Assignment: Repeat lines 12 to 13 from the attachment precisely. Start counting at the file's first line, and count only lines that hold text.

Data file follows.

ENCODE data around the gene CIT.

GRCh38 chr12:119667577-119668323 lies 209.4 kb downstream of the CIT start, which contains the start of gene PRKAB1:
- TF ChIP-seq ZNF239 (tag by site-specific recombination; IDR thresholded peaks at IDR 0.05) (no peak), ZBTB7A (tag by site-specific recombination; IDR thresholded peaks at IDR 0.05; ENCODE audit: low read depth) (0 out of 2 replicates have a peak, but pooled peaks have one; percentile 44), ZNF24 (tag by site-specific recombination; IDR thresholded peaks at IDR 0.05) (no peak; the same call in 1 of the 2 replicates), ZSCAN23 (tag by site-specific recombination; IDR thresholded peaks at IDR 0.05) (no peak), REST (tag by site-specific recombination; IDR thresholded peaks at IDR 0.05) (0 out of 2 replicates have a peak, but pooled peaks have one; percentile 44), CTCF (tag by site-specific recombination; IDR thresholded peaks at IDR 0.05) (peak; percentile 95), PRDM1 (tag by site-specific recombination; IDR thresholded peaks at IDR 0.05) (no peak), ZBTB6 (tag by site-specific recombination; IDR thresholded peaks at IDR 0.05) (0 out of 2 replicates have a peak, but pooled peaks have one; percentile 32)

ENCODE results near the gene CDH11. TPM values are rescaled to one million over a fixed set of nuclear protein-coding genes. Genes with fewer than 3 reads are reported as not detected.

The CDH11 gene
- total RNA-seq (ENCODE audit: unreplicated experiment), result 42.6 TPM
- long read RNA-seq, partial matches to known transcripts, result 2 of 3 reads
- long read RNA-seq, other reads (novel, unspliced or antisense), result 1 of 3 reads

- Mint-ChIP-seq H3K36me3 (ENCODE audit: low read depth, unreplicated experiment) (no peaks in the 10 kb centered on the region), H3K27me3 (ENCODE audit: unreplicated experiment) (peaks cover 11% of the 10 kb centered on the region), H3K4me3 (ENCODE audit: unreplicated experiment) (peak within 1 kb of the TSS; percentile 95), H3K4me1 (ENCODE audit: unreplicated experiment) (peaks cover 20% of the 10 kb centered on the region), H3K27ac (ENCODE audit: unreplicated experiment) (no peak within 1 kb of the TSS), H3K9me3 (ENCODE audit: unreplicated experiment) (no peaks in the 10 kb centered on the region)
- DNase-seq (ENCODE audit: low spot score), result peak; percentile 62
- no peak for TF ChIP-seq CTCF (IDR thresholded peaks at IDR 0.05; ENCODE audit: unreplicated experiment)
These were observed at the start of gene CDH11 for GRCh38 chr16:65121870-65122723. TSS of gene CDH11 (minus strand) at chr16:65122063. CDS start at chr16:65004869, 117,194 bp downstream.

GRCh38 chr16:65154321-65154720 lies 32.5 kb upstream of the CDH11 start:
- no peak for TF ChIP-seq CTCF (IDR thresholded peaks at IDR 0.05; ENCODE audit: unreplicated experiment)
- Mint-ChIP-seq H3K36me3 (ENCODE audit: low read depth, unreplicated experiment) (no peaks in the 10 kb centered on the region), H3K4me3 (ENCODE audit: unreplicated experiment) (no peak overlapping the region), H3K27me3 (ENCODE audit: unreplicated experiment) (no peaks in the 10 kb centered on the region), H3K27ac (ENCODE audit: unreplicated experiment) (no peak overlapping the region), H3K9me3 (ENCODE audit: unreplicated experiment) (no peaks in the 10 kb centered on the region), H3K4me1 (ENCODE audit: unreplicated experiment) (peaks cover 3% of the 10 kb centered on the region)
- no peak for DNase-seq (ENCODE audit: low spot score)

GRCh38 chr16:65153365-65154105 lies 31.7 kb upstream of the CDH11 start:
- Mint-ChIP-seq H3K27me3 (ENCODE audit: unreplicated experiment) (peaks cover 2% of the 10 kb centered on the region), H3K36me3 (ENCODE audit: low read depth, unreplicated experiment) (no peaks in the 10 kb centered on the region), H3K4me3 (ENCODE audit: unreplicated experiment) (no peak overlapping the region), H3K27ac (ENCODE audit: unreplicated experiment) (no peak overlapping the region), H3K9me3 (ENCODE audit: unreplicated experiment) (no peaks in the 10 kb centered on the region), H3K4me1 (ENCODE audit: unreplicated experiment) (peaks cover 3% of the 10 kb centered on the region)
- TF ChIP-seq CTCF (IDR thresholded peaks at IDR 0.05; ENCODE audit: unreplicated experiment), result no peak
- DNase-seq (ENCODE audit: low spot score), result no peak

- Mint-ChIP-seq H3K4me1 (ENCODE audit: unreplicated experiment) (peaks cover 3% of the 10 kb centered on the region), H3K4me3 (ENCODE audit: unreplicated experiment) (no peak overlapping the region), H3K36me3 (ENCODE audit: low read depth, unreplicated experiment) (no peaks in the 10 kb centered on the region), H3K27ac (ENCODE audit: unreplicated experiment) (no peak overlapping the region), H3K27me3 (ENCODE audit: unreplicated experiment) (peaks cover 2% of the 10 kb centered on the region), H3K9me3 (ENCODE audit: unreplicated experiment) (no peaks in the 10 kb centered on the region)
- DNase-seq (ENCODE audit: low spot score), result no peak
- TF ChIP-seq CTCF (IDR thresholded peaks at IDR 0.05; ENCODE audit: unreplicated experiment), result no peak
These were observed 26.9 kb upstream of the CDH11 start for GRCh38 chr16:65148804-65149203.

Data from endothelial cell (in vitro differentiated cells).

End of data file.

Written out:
These were observed at the start of gene CDH11 for GRCh38 chr16:65121870-65122723. TSS of gene CDH11 (minus strand) at chr16:65122063. CDS start at chr16:65004869, 117,194 bp downstream.

GRCh38 chr16:65154321-65154720 lies 32.5 kb upstream of the CDH11 start: